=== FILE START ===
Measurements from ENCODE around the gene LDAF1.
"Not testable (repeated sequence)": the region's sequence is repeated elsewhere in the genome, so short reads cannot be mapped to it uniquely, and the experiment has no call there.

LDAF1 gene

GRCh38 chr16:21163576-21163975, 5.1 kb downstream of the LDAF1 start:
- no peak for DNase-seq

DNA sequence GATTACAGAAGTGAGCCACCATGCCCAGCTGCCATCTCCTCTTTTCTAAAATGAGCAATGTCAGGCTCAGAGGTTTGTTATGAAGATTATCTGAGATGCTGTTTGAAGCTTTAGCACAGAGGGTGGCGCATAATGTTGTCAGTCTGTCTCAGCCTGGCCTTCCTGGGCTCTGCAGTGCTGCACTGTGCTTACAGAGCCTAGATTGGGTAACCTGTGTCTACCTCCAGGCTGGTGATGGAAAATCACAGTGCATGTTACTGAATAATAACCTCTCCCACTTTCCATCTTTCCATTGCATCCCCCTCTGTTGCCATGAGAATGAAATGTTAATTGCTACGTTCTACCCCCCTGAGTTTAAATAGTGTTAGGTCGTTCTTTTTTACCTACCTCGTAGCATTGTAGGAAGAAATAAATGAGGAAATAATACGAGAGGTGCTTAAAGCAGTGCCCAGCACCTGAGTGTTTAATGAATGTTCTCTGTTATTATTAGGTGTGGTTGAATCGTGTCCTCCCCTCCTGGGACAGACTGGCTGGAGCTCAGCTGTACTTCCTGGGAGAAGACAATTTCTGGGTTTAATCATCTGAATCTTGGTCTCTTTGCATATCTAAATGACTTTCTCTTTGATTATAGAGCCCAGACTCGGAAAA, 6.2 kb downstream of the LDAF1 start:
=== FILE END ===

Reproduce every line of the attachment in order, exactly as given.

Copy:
Measurements from ENCODE around the gene LDAF1.
"Not testable (repeated sequence)": the region's sequence is repeated elsewhere in the genome, so short reads cannot be mapped to it uniquely, and the experiment has no call there.

LDAF1 gene

GRCh38 chr16:21163576-21163975, 5.1 kb downstream of the LDAF1 start:
- no peak for DNase-seq

DNA sequence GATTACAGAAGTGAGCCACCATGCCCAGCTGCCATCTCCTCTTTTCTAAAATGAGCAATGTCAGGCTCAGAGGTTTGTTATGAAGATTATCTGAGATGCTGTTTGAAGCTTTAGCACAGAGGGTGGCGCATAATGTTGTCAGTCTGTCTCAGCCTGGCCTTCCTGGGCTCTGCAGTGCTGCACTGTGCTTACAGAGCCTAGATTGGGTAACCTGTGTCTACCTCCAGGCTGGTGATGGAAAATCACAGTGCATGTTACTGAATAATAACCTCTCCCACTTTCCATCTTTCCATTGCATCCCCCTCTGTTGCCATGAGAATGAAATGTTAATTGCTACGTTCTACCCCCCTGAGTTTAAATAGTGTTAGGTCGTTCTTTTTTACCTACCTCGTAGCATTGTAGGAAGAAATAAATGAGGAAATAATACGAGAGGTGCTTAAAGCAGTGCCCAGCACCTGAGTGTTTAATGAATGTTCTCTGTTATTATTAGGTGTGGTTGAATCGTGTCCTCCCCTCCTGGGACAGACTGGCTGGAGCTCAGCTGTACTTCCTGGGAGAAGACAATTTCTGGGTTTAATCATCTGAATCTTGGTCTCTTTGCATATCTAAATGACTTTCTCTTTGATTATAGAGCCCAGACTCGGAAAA, 6.2 kb downstream of the LDAF1 start: